A nuclear renaissance
- July 1, 2008
By Garry Kranz
Nuclear power is undergoing a quiet renaissance in the U.S. Not built in large numbers since the 1980s, clean-burning nuclear plants are re-emerging as viable alternatives to other power sources as debate continues about climate change and potential damage caused by fossil fuels.
Emblematic of the renewed interest in nuclear energy is Areva NP Inc. Business is booming at the Lynchburg company, which manufactures components and sophisticated equipment for the building of nuclear reactors. These days, the company can’t manufacture products fast enough. Existing inventory is presold through 2018 as utilities gear up to meet power demand across the country.
To expand output, Areva announced a $25 million expansion last month. It’s also adding 500 jobs to its engineering/nuclear service staff, with the majority of those slots going to engineers.
By 2030, Areva expects to participate in the building of nearly 30 new nuclear plants in the U.S., says Andrew Cook, the company’s senior vice president of sales and marketing. “This expansion will provide much of the space we need to accommodate our growth,” the company’s CEO, Thomas Christopher, said in a statement.
Areva NP is the North American subsidiary of the Paris-based Areva Group, a leader in the design and construction of nuclear power plants. The company expects to play a leading role in the nuclear renaissance with its EPR (Evolutionary Pressurized Reactor) which was submitted to the federal Nuclear Regulatory Commission for design review late last year.
Areva has been aggressively recruiting engineers throughout the U.S., including candidates that complete a special engineering curriculum at Lynchburg’s Central Virginia Community College. The company already employs about 2,000 people in the city and also has engineering facilities in Charlotte, N.C.Boosting interest in nuclear power is a streamlined licensing process at the Commission, new government subsidies and possible action by Congress to tax carbon emissions, which have been linked to global warming. Nuclear plants wouldn’t have to pay the taxes, since they don’t emit
However, one concern is that a new generation of nuclear power plants would be built at a time of rising costs for building materials such as cement, steel and copper. This could spike construction costs to as much as $5 billion to $12 billion per plant.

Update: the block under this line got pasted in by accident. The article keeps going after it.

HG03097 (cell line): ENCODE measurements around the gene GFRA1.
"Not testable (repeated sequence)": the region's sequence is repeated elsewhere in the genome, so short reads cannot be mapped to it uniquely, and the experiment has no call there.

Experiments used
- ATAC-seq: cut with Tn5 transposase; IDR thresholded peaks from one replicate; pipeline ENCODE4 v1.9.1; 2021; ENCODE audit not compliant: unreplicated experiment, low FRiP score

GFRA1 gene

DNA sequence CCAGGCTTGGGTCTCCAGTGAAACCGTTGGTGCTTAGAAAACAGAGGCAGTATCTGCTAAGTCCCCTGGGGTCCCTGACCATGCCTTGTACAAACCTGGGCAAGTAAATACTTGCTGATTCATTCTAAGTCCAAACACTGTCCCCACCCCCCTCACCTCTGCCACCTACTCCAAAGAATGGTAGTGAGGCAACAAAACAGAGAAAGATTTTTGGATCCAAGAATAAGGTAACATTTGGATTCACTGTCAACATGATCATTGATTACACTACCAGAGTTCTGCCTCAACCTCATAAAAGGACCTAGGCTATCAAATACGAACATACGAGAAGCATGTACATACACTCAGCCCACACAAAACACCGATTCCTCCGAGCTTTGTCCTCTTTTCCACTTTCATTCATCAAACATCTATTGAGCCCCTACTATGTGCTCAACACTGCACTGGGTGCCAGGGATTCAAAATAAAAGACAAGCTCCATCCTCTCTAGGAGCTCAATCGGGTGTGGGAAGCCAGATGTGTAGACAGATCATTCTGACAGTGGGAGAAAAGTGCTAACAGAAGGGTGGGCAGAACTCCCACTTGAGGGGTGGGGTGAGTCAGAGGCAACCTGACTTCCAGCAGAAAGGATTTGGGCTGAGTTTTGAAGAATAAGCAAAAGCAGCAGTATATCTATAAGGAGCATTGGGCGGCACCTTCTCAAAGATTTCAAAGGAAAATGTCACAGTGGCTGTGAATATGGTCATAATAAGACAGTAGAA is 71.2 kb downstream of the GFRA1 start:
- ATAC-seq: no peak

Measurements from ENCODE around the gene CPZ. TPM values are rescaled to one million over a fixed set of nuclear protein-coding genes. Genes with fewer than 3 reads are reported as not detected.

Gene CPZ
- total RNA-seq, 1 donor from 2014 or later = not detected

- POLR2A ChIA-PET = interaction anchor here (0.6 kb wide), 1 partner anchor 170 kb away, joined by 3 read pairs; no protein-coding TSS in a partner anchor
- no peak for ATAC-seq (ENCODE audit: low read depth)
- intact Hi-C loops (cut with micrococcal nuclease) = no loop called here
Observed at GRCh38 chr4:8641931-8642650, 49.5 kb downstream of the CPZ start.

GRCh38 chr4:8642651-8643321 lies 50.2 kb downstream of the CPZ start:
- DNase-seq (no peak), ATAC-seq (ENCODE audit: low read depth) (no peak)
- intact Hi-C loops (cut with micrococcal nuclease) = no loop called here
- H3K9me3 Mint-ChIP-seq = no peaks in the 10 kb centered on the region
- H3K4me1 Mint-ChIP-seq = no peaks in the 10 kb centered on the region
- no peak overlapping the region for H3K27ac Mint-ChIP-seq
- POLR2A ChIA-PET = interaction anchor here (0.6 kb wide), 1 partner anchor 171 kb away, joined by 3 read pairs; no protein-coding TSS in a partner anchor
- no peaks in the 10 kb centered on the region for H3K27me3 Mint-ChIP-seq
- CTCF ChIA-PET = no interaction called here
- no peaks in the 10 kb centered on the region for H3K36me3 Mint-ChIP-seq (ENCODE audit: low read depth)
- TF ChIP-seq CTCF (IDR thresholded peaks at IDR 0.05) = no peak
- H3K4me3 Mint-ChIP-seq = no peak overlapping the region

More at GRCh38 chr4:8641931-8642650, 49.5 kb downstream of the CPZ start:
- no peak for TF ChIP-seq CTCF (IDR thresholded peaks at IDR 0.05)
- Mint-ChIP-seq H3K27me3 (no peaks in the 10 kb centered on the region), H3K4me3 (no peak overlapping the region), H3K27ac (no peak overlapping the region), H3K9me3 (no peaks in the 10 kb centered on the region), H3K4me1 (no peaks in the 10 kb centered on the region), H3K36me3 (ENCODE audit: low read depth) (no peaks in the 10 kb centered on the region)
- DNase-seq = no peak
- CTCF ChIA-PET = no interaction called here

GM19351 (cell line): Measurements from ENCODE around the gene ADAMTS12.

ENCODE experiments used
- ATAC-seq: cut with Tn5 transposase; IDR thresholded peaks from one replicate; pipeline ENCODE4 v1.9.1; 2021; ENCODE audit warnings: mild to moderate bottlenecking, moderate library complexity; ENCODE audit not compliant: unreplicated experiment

Areva’s EPR plants here will be based on a design developed by the company’s France-based corporate parent. EPRs are currently being built in Finland and on France’s Normandy coast. The state-of-the-art reactor technology uses 7 percent less uranium per kilowatt hour and includes four independent safety systems, “any one of which is sufficient to keep reactors safe,” Cook says.
Cost overruns reportedly have pushed Areva’s EPR in Finland beyond its projected $4 billion construction cost. With construction commodities costs soaring, it’s likely any new U.S.-based EPRs would exceed that figure.
UniStar Nuclear Energy, a consortium of energy companies that includes Baltimore-based Constellation Energy and French utility company EDF, is seeking federal approval to erect the first EPR-based nuclear reactor in the U.S. Adjacent to Constellation’s existing Maryland plants at Calvert Cliffs, the project could break ground by the close of 2008, says Mike McGough, UniStar’s vice president of business development.
Meanwhile, the state’s largest utility, Dominion Virginia Power, is considering a third nuclear reactor at its North Anna Power station in Louisa County. The company received a site permit for a 1,500-megawatt unit (enough to power 375,000 homes) from the NRC last year. It has applied for a combined operating license to build and operate the reactor. Federal action could come as soon as 2010. At this point, Dominion says it’s just trying to get federal approvals in place and the paperwork done.
“We have not yet decided as a company to build this unit,” says David Heacock, president of Dominion Virginia Power. “That will be a business decision, a finance decision to be made at a later date.”
If the company moves ahead, 2016 would be the earliest a new reactor could go into production, he says. It would provide energy for Virginia customers, generating more than a quarter of the 4,000 megawatts of additional electricity Dominion says will be needed over the next decade.